Tag Archives: fire safe landscaping

Firesafe Landscaping

I’ve hiked the trails of the Bonny Doon Ecological Reserve for many years, even before the 2008 Martin Fire. Since then we’ve had wet and dry winters but I was amazed at the amount of regrowth this year when I visited recently. The trees are getting huge, the shrubs robust and the flowering perennials took my breath away.

Bonny Doon Ecological Reserve

Everything is green and lush now around our homes and wild areas but summer is right around the corner and with it comes the increased danger of fire. What should we be doing to keep our homes safe? Is there a landscape that is safer in a wildfire than another? Which plants burn more readily?

Fire safe landscaping is a term used to describe defensible space. It can look like a traditional landscape. The idea is to surround the home with things less likely to burn and place them to provide separation between canopies and avoid creating fire ladders. Highly flammable plants should be placed, whenever possible, with low-growing and/or low fuel plants.

The three basic rules that Cal Fire advocates to make your home and community safe are to remove dead vegetation, thin out live vegetation and prune up your trees within 100 feet of your home or at least to your property line. There are guidelines for each area within that 100 feet but that’s a good rule of thumb to follow.

Silver lupine

Your landscaping should be well-spaced, watered appropriately and the plants fire resistant. Plants should be low enough around the home that if they do catch fire they won’t give the flames a ladder to the eaves of a structure or lower branches of trees. Replace flammable plants with fire-resistant plants. Fire-resistant plants have watery sap, little flammable material and open, airy growth. Plants that provide fruit or flowers for bouquets are usually fire-resistant.

Even green plants will burn and several such as rosemary, lavender, large ornamental grasses, Japanese honeysuckle and juniper are actually extremely flammable. Some drought tolerant and native plants like sagebrush, baccharis, toyon, deer grass and buckwheat contain large amount of pitch, resin and dry flammable twiggy material. Keep these low and full of fresh green growth with frequent trimming. Remove dead limbs and twigs from manzanita. If you have these plants on your property yearly pruning and maintenance is important.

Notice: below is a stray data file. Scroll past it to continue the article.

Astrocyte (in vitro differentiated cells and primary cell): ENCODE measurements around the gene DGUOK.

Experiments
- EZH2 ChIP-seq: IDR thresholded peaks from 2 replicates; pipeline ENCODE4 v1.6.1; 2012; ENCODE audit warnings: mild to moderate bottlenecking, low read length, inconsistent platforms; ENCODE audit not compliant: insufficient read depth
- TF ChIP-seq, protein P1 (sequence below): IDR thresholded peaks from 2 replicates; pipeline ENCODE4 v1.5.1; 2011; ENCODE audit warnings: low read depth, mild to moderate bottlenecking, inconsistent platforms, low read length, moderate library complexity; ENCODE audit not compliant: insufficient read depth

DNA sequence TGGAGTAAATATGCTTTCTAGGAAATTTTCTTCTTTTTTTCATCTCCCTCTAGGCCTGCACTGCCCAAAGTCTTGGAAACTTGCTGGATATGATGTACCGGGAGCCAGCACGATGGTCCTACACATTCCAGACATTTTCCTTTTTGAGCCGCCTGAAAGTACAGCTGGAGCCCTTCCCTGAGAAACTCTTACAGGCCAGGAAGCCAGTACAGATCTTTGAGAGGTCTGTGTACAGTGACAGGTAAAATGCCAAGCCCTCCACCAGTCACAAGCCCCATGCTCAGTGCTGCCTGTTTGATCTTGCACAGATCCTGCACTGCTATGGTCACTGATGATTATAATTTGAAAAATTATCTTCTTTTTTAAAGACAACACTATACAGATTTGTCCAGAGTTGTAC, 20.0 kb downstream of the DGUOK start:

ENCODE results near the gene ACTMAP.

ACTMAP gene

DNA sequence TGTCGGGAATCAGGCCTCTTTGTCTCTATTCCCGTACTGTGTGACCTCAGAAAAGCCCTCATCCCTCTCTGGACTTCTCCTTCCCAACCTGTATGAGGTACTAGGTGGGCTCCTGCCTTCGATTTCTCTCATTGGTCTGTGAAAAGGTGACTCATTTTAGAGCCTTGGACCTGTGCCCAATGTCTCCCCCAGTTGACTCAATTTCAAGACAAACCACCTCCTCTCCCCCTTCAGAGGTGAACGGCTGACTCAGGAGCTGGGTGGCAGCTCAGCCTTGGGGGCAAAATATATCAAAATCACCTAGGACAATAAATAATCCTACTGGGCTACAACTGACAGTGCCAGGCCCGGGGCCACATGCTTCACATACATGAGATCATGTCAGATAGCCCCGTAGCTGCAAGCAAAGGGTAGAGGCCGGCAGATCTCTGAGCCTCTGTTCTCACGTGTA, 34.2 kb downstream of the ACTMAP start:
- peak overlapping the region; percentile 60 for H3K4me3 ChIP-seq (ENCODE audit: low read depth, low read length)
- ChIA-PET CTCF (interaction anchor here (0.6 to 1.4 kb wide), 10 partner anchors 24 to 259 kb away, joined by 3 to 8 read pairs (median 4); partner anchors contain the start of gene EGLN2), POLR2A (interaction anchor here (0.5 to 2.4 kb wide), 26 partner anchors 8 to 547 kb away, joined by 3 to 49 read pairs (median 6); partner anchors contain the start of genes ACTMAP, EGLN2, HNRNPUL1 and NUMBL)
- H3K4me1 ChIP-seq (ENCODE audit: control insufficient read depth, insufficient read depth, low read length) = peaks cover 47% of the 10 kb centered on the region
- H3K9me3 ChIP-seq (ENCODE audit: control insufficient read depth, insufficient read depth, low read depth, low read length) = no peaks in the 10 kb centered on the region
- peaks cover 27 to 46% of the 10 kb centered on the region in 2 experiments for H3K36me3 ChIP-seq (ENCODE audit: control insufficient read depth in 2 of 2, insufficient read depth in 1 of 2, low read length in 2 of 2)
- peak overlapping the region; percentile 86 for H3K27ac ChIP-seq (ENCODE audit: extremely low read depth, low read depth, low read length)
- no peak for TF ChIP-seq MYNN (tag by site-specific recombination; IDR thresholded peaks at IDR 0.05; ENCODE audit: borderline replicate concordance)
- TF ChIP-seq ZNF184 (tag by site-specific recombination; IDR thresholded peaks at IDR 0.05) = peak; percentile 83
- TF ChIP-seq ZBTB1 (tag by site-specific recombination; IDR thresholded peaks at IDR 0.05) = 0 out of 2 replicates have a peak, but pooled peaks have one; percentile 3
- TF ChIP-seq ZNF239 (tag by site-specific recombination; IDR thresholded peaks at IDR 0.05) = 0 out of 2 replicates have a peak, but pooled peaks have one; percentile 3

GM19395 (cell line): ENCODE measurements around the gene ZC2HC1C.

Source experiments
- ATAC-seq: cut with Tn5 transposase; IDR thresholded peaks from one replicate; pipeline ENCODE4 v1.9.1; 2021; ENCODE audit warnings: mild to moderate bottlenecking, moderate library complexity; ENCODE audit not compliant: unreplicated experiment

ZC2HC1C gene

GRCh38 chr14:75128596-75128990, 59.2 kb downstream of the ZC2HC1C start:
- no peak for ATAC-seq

Prune pine, cedar, oak and other trees. Thin and separate clumps of brush to reduce their flammability and slow the spread of fire.

Plants with the ability to hold the soil in place and have value for wildlife and their habitat include some drought tolerant, California-friendly, fire resistant plants like western redbud, monkey flower, ceanothus, yarrow, California fuchsia and wild strawberry. Also consider coffeeberry, flowering currant, bush anemone, snowberry, California wax myrtle and evergreen currant. Non-native fire resistant plants from areas include rockrose, strawberry tree, Chinese pistache, barberry, escallonia, oleander, pittosporum, bush morning glory, dwarf pomegranate and wisteria to name just a few.

Penstemon heterophyllus

Groundcovers for areas closest to your house include ornamental strawberry, red fescue, and sedum. Perennials to try include bush morning glory, coreopsis, fortnight lily, hens and chicks, daylily, penstemon, santolina and society garlic. Vines that resist fire when maintained and watered occasionally include pink jasmine, white potato vine, cape honeysuckle and star jasmine.

Many people think they have to clear everything within 30 feet of their house to truly have a defensible space. This is unnecessary and actually unacceptable due to soil erosion and habitat destruction reasons. We want to retain the character of this beautiful area we live in, provide the food and shelter that our native wildlife are accustomed to but also reduce fire risk.

In areas 30-70 ft. away from your house plants should be trimmed and thinned to create well-spaced groups and help prevent a fire in the wildland from spreading to your home. Be cautious with slopes. If you have a large lot, the fringe area should be inspected and maintained regularly to eliminate any build up of dry brush and litter. This reduces the chance of surface as well as crown fires.

For example, grasslands mowed to leave 4-6″ of height allow insects, reptiles, amphibians, and small mammals shelter, food and a place to reproduce. Leaving 4-6″ standing also provides some erosion protection and shades out some of the weeds that follow disturbance.

All vegetation, including native plants and ornamentals in a residential landscape, is potential wildfire fuel. Vegetation that is properly pruned and maintained, however, can slow a wildfire and reduce the amount of heat around your home.